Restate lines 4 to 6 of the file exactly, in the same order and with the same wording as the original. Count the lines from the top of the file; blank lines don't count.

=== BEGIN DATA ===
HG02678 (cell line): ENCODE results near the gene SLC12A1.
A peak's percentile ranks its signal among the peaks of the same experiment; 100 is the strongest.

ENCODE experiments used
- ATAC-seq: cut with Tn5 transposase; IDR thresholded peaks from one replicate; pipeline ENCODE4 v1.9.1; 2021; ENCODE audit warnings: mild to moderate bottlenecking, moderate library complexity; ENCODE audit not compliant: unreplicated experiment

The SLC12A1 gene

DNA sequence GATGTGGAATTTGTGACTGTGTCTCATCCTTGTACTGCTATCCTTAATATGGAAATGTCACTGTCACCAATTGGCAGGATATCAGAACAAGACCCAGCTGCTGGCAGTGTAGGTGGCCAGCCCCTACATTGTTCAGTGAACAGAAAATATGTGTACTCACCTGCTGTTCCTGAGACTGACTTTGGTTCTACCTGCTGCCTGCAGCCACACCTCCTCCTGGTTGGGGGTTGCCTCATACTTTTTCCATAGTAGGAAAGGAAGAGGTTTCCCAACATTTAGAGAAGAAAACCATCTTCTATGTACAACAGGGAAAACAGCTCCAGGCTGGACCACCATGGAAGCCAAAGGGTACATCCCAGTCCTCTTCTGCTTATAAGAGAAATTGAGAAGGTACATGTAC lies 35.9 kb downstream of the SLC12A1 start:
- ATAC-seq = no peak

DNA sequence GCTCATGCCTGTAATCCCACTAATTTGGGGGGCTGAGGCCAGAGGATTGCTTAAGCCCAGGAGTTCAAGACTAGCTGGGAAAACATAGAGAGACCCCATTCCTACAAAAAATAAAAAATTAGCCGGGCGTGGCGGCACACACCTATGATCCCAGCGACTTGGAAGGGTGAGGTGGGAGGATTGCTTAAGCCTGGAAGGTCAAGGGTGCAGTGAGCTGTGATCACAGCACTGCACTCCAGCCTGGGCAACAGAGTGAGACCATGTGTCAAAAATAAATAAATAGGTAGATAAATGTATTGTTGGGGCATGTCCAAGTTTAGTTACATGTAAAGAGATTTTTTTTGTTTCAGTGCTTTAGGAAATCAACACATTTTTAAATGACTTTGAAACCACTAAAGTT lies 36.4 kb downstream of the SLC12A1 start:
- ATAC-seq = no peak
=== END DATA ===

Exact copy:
- ATAC-seq: cut with Tn5 transposase; IDR thresholded peaks from one replicate; pipeline ENCODE4 v1.9.1; 2021; ENCODE audit warnings: mild to moderate bottlenecking, moderate library complexity; ENCODE audit not compliant: unreplicated experiment

The SLC12A1 gene

DNA sequence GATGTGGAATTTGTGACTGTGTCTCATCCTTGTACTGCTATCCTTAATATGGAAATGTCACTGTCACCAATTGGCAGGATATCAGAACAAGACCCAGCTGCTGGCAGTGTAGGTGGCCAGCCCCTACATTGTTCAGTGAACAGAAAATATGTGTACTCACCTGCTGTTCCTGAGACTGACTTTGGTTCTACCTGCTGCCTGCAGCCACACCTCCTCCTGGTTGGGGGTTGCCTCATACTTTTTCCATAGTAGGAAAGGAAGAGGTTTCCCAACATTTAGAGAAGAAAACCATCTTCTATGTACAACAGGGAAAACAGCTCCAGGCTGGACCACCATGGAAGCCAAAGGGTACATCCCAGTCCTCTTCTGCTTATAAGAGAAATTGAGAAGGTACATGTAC lies 35.9 kb downstream of the SLC12A1 start: